- Bodily / Physical (arts / crafts / sports)
- Interpersonal / Social (read emotions / parenting / teaching)
- Intrapersonal / Quiet control (self-knowledge)
In 1996 Gardner added an eighth intelligence – Naturalistic – or nature smart. This intelligence deals with sensing patterns in and making connections to elements in nature – observing, collecting, categorizing and analyzing.
Charles Handy (1998) also identifies at least nine forms of intelligence which align with and enhance Gardner’s multiple intelligences (Factual, Analytical, Linguistic, Spatial, Musical, Practical, Physical, Intuitive, and Interpersonal)
When a range of intelligences are involved the learning ability is greatly enhanced. Each type of intelligence represents a different way to explore the subject and provides a different ability to call on when faced with a problem-solving task.
[Source: Brian Tracy Tapes & News article: The Future belongs to the competent]
The learning-systems we use are based on old traditions and the way society of interaction. The conventional system could generally be described as supply-based linear learning with a clear beginning and end.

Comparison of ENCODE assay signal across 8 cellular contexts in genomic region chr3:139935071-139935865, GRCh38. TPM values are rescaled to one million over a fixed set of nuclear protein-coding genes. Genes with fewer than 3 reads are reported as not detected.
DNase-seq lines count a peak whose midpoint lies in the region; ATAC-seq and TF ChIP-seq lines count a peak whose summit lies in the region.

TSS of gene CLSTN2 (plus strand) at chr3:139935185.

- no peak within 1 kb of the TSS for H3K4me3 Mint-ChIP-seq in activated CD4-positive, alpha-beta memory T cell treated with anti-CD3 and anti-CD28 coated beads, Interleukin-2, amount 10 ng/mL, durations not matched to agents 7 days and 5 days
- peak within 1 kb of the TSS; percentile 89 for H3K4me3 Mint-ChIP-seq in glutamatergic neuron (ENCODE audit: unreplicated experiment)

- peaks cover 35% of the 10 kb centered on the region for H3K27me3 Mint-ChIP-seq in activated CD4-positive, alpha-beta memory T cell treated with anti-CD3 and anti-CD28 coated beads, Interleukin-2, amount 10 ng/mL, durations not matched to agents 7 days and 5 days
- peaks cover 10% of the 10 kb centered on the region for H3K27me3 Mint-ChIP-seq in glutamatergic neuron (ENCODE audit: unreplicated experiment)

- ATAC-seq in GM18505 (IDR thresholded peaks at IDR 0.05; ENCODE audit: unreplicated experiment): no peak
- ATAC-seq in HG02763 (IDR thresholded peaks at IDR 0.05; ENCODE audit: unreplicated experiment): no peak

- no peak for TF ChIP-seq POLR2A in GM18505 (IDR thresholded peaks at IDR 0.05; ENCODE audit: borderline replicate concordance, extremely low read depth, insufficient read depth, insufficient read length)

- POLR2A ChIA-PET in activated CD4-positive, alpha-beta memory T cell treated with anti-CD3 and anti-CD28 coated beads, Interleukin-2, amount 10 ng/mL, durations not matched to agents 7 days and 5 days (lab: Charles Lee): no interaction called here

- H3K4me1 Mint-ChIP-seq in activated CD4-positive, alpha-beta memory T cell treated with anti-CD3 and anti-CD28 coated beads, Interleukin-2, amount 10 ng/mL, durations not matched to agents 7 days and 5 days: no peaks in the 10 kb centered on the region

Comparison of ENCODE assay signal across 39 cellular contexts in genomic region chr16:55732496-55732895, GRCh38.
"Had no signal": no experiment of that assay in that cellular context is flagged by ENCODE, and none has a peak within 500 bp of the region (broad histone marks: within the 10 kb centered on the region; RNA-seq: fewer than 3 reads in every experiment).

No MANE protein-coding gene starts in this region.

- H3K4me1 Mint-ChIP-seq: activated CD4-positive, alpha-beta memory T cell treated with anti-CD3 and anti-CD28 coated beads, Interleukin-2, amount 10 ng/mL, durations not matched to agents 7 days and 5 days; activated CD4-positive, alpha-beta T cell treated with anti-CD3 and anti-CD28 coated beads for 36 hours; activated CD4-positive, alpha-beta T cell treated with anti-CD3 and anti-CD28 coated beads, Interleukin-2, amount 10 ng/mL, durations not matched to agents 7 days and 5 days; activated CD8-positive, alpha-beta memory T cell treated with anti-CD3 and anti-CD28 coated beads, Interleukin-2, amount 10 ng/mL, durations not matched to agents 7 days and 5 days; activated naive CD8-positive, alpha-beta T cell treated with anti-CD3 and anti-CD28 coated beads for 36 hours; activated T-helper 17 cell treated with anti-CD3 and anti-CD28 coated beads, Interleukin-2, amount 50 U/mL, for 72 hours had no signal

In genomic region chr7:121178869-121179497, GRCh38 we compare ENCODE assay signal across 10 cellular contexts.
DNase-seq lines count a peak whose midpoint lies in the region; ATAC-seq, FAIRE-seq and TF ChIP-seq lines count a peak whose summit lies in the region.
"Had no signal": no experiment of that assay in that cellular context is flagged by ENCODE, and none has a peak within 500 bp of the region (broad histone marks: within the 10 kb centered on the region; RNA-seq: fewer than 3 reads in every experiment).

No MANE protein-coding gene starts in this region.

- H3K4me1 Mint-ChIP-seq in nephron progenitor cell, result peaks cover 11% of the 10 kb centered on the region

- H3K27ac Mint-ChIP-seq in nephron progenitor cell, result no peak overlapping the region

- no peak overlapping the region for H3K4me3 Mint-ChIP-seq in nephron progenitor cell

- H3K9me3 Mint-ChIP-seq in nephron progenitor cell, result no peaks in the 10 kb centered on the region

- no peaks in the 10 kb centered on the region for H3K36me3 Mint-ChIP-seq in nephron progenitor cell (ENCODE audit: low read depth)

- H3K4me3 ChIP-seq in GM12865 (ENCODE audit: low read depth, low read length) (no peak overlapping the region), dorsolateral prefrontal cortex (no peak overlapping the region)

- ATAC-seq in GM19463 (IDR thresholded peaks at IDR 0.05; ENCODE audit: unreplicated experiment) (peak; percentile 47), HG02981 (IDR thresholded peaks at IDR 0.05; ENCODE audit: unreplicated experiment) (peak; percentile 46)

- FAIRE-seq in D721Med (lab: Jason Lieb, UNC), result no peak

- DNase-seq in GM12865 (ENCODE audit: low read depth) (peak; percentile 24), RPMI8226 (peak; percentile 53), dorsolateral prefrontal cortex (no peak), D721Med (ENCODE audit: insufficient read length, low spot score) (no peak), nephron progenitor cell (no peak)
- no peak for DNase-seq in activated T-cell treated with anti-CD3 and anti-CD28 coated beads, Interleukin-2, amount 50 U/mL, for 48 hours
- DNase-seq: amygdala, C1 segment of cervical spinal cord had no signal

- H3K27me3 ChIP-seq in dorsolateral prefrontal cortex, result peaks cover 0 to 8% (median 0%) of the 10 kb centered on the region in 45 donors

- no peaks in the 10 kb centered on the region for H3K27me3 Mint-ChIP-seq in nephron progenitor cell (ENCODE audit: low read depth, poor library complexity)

New systems should be more flexible and more modular demand-based because of the high differences in experience, backgrounds and different preparatory training which must fit in non-linear learning scenarios which is common today.
In my vision education on all levels should be available to everyone, everywhere, and at any time. My ideal would be a worldwide open-source e-educational system, instantly bilateral translation of all structured meta and content-information (including multimedia) needed for comprehension of a subject.
Open source-education as a concept has many similarities to open source-software. The development of Linux, the most known (and popular) open-source alternative operating system, is therefore interesting in more ways than the related software-products alone.